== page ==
The labor unrest and bloody strikes of the late 1800s provided a most noticeable occasion of churches becoming involved in the social gospel. By 1914 two million workers had joined the American Federation of Labor, but the churches, being largely controlled by business interests, at first opposed this movement. However, in the churches there were several voices calling for the opposite stance. An early leader in this movement was Washington Gladden, a Congregational minister in Ohio in the late 1800s and author of about forty books. These books, such as Workingmen and Their Employers (1876), Applied Christianity (1887), and Tools and Men (1893), urged the application of Christian ethics to business and labor concerns, with a strong liberal bent.
A center for this new approach to the Christian gospel was the Divinity School of the University of Chicago, with its professors Shailer Mathews, A. W. Small, and Charles R. Henderson. Another theological leader was Graham Taylor of the Chicago Theological Seminary. Coming from a different perspective was the famous professor of economics Richard T. Ely. He sought to combine progressive economic theory with Christian ethics, especially the command to love one’s neighbor. He declared that the church, the state, and the individual must work together under the guidance of science to fulfill the kingdom of God on earth.
Among the churches the new social gospel gained in popularity along with the liberal theology and biblical criticism that was gaining control of their educational institutions. In 1908 the Federal Council of the Churches of Christ in America was formed. The leadership of this new church body was decidedly liberal in theology and progressive or socialistic in political philosophy. At its first meeting the Federal Council adopted its famous “Social Creed of the Churches,” which was largely borrowed from the previously adopted Social Creed of the Methodists. At this time the majority of churchgoers in America were much more conservative, both theologically and politically. This caused widespread opposition to the new council’s activities. Later, the council tried to overcome some of this stigma by changing its name to the National Council of Churches of Christ; however, its liberal stance in theology and politics has continued basically the same.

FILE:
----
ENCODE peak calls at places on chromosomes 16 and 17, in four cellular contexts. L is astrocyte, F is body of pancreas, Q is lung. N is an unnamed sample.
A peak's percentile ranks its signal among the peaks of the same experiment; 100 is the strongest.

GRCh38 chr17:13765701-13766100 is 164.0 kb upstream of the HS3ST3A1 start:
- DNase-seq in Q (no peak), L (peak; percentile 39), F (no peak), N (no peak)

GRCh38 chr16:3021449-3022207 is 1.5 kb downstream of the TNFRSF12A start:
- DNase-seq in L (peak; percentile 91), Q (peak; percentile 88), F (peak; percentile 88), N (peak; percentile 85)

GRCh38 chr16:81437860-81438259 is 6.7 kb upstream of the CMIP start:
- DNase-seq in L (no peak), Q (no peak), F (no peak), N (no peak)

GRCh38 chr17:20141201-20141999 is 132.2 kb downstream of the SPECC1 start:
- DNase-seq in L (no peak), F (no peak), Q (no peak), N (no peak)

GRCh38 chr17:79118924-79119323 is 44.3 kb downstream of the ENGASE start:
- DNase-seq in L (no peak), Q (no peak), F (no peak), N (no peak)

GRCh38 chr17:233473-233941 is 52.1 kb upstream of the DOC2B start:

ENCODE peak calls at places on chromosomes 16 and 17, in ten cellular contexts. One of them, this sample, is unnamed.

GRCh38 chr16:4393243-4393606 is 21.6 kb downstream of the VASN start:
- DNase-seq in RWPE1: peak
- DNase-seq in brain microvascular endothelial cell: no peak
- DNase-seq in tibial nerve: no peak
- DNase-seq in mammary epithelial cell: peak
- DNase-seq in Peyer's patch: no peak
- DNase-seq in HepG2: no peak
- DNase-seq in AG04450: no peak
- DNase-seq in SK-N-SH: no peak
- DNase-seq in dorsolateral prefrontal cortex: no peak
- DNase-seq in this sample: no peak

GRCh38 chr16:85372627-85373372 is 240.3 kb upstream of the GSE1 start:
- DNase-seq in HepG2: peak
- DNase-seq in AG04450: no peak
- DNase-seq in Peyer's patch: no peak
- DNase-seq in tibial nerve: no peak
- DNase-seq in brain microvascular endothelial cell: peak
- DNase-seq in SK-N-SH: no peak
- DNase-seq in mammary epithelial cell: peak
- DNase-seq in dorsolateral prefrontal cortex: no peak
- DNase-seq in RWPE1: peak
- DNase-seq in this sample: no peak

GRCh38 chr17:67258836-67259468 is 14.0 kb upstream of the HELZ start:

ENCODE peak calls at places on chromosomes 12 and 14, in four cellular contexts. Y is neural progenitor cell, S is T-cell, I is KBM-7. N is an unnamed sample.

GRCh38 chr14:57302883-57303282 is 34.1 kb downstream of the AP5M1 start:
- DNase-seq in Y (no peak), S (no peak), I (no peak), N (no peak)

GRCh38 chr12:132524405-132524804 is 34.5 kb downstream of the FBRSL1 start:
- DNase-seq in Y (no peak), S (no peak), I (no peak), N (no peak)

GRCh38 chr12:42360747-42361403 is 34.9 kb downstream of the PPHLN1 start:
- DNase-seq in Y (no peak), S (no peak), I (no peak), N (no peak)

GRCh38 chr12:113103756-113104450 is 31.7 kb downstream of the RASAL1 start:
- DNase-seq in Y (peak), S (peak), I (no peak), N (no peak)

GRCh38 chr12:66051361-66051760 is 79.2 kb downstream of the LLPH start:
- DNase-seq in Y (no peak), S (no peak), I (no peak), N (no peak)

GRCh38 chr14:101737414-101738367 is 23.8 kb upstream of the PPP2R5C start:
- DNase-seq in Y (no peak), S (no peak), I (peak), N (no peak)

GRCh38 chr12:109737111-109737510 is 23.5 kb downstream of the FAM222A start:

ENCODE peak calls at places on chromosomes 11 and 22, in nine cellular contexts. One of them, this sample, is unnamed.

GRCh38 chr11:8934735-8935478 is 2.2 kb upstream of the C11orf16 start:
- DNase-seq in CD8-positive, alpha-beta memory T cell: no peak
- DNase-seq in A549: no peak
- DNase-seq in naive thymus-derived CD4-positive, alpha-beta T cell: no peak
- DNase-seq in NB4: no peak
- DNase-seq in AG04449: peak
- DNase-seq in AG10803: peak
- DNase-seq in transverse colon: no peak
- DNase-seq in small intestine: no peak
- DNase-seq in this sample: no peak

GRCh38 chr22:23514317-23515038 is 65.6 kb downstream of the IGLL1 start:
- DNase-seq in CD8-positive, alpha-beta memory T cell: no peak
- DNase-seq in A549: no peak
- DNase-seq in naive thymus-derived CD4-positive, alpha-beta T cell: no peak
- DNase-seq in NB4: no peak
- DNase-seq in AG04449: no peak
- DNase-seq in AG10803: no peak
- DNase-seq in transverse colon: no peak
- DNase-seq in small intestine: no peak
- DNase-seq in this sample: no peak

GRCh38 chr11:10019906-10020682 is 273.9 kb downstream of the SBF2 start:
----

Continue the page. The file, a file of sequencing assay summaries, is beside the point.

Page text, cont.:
Probably the man most intimately associated with the social gospel is Walter Rauschenbusch (1861-1918). As a Baptist pastor in the West Side of New York City, in a depressed area known as Hell’s Kitchen, he encountered many social problems. He sought to help alleviate some of these problems by becoming involved in local political and social activities. Later, after post-graduate studies in Germany, he became a professor of church history in Rochester Theological Seminary. Rauschenbusch completely adopted the liberal teachings of his professors in Germany, and identified himself with such men as Schleiermacher, Bushnell, Ritschl, Wellhausen, and Harnack—household names in the new liberal theology. To these he added the liberal or progressive political ideas being espoused at the time.
The young professor sought to reconcile these two chains of thought into a single concept. As he himself said, “When I had begun to apply my previous religious ideas to the conditions I found, I discovered that they didn’t fit…. I had to go back to the Bible to find out whether I or my [liberal] friends were right. I had to revise my whole study of the Bible…. All my scientific studying of the Bible was undertaken to find a basis for the Christian teaching of a social gospel.” Robert T. Handy goes on to explain, “He found that basis in the doctrine of the kingdom of God, which brought together his evangelical concern for individuals and his social vision of a redeemed society” (Robert T. Handy, ed., The Social Gospel in America , 255).
Rauschenbusch produced many books related to the social gospel. His first famous one was Christianity and the Social Crisis (1907), a book which more than fifty years later Martin Luther King, Jr., said, “left an indelible imprint on my thinking…. Rauschenbusch gave to American Protestantism a sense of social responsibility that it should never lose” (Handy, 259). Another important work was Christianizing the Social Order (1912), in which he detailed his “conversion” to the social gospel and the way he discovered the importance of the kingdom of God as the controlling idea of Jesus. This book emphasized changes that he thought needed to be made in America’s capitalist system, which, seeking only one’s own welfare, was “semi-Christian.”